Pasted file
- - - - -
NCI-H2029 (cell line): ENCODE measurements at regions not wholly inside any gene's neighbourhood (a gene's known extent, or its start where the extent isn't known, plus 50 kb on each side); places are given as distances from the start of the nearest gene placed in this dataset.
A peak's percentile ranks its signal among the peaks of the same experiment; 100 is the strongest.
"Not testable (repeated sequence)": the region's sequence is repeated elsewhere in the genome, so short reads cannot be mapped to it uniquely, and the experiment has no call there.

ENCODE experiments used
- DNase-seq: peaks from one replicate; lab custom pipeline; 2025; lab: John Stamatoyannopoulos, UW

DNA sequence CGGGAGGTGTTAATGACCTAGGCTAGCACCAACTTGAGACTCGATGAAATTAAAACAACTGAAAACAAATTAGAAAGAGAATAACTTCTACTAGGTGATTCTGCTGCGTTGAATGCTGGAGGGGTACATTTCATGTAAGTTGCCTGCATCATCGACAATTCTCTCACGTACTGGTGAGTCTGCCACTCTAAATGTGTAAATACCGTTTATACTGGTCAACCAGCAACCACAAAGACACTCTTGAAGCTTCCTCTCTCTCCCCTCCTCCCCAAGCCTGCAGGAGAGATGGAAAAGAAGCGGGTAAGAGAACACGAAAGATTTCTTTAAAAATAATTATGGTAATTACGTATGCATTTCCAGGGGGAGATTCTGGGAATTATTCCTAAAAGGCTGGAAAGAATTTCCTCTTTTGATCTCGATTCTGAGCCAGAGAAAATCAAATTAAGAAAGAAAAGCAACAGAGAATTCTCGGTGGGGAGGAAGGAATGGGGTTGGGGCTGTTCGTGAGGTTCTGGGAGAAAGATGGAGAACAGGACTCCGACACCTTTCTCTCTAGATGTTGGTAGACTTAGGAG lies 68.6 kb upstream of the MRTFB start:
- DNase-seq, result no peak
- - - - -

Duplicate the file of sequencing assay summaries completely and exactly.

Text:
NCI-H2029 (cell line): ENCODE measurements at regions not wholly inside any gene's neighbourhood (a gene's known extent, or its start where the extent isn't known, plus 50 kb on each side); places are given as distances from the start of the nearest gene placed in this dataset.
A peak's percentile ranks its signal among the peaks of the same experiment; 100 is the strongest.
"Not testable (repeated sequence)": the region's sequence is repeated elsewhere in the genome, so short reads cannot be mapped to it uniquely, and the experiment has no call there.

ENCODE experiments used
- DNase-seq: peaks from one replicate; lab custom pipeline; 2025; lab: John Stamatoyannopoulos, UW

DNA sequence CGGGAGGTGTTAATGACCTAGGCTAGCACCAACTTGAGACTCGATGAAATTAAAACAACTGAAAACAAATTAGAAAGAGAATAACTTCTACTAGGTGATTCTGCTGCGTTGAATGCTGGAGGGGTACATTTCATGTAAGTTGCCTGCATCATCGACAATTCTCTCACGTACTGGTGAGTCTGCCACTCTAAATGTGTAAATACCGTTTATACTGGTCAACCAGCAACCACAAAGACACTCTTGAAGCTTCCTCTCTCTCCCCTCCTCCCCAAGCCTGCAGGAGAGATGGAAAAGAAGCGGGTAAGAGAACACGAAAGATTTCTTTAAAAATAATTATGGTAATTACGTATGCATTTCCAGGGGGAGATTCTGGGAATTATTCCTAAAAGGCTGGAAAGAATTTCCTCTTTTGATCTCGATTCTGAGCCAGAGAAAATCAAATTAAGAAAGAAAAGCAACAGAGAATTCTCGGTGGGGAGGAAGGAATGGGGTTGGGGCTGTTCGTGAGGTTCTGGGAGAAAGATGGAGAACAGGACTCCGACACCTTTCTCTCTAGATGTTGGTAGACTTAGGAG lies 68.6 kb upstream of the MRTFB start:
- DNase-seq, result no peak